by Carey Sargent, EPFL, NCCR MARVEL
Data has become a critical resource in materials science. Numerous experimental databases are widely used throughout the field and high-throughput electronic structure calculations have significantly increased the amount of data available from computational simulations. This explosion has led to a new paradigm of data-driven materials science, a field underpinned by databases that can be queried by humans and machines alike through application programming interfaces (APIs).
Materials databases differ in fidelity and focus though and it is useful to be able to extract and unify data from multiple sources. Doing this is rarely straightforward. Each database has its own specialized API that governs access patterns as well as the querying and representation of underlying data. What’s more, as individual APIs evolve, existing clients must do so too, requiring a significant maintenance effort.
These challenges motivated the providers of several materials databases to come together to design and implement an API specification that enables seamless access and interoperability across materials databases. The result is OPTIMADE (v1), whose specification and design have been published today on Nature Research’s journal Scientific Data. By extracting technical and scientific commonalities from existing APIs, the developers have produced one that can be implemented across a broad range of materials domains, database back-ends and sizes. The development of such an API is likely to ease the effective use of big, open data in materials science.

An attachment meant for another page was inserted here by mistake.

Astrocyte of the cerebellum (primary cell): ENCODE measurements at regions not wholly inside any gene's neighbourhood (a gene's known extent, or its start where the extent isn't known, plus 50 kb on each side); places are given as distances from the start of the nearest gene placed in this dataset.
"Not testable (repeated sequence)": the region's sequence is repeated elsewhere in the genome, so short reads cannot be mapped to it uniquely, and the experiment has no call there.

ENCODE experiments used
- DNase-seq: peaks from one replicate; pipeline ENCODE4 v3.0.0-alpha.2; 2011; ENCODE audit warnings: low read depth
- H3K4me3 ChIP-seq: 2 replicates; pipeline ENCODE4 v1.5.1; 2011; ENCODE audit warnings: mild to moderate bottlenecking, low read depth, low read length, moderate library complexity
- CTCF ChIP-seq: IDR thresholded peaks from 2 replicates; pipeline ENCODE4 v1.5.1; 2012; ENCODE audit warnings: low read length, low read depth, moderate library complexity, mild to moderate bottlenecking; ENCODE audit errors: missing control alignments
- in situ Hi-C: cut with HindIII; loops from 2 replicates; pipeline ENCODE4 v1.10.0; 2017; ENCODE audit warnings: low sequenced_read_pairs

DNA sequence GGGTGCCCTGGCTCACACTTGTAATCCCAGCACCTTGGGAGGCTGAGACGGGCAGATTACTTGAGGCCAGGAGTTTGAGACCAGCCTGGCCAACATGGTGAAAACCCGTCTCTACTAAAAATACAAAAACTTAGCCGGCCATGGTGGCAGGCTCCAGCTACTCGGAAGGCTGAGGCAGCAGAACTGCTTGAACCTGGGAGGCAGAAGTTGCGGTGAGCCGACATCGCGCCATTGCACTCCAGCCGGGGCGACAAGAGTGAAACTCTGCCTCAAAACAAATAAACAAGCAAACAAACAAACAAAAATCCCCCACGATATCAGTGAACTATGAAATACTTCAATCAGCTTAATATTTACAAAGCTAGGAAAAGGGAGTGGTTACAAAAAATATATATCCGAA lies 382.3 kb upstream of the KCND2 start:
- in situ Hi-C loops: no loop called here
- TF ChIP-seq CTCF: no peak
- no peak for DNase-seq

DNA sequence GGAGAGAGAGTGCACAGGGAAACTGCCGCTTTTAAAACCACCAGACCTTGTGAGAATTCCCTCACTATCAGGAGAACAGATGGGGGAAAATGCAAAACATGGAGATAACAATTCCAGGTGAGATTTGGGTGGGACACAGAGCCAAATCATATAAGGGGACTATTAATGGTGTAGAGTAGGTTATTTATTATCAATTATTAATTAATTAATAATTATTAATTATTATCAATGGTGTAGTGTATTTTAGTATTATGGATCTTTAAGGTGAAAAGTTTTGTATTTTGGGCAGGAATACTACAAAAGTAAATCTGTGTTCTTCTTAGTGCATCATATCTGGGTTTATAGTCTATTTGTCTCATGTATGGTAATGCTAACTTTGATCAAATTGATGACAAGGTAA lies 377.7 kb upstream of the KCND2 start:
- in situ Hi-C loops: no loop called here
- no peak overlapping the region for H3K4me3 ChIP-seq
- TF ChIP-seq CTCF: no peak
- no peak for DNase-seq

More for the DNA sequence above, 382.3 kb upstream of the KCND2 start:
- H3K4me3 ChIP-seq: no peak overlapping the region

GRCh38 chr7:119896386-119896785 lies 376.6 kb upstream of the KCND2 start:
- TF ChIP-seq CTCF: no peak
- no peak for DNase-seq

AiiDA and Materials Cloud are among the leading databases that have been driving the design of such a specification, which resulted in OPTIMADE v1.0. Both AiiDA and Materials Cloud already offer an implementation of it, together with many other worldwide crystal structure databases including AFLOW, COD, TCOD, Materials Project, NOMAD, odbx, Open Materials Database (omdb), and OQMD. Together, they give researchers easy access to more than 10,000,000 results for different materials, providing benchmarking opportunities and offering a huge opportunity for high-throughput screening and machine learning studies.
OPTIMADE can search databases, expose links between them and deliver standardized results, putting it in a good position to significantly enhance the impact and permeability of pre-existing data silos. This should enable researchers to scan through new and unexpected material families and train models capable of understanding deep correlations from all available data.
The OPTIMADE API can also be queried using a custom graphical client available on the Materials Cloud at http://materialscloud.org/optimadeclient, that allows users to query any database serving data using the OPTIMADE specification.
OPTIMADE is already flexible and will be extended to more use cases going forward. Its development and adoption depend, however, on the involvement of many scientists—contributions from the community are strongly encouraged. Questions on development, the registration of a provider or use can be directed to the web forum (https://matsci.org/optimade) or the mailing list (email@example.com). Further information can also be found at the OPTIMADE website https://optimade.org.
Looking ahead, the consortium plans to include the standardization of more filterable materials properties, integrate molecular dynamics simulations and experimental results, extensions beyond electronic-structure calculations, and integration and support for ontological references and definitions.
The OPTIMADE specification is developed openly on GitHub with releases archived on Zenodo. Version 1.0.0 was released on 1 July 2020 and is licensed under Creative Commons Attribution 4.0 International (CC-BY 4.0).
All associated code is hosted under the Materials-Consortia organization on GitHub (https://github.com/Materials-Consortia).
Andersen, C., Armiento, R., Blokhin, E. et al. OPTIMADE: an API for exchanging materials data, Sci Data 8, 217 (2021) https://doi.org/10.1038/s41597-021-00974-z
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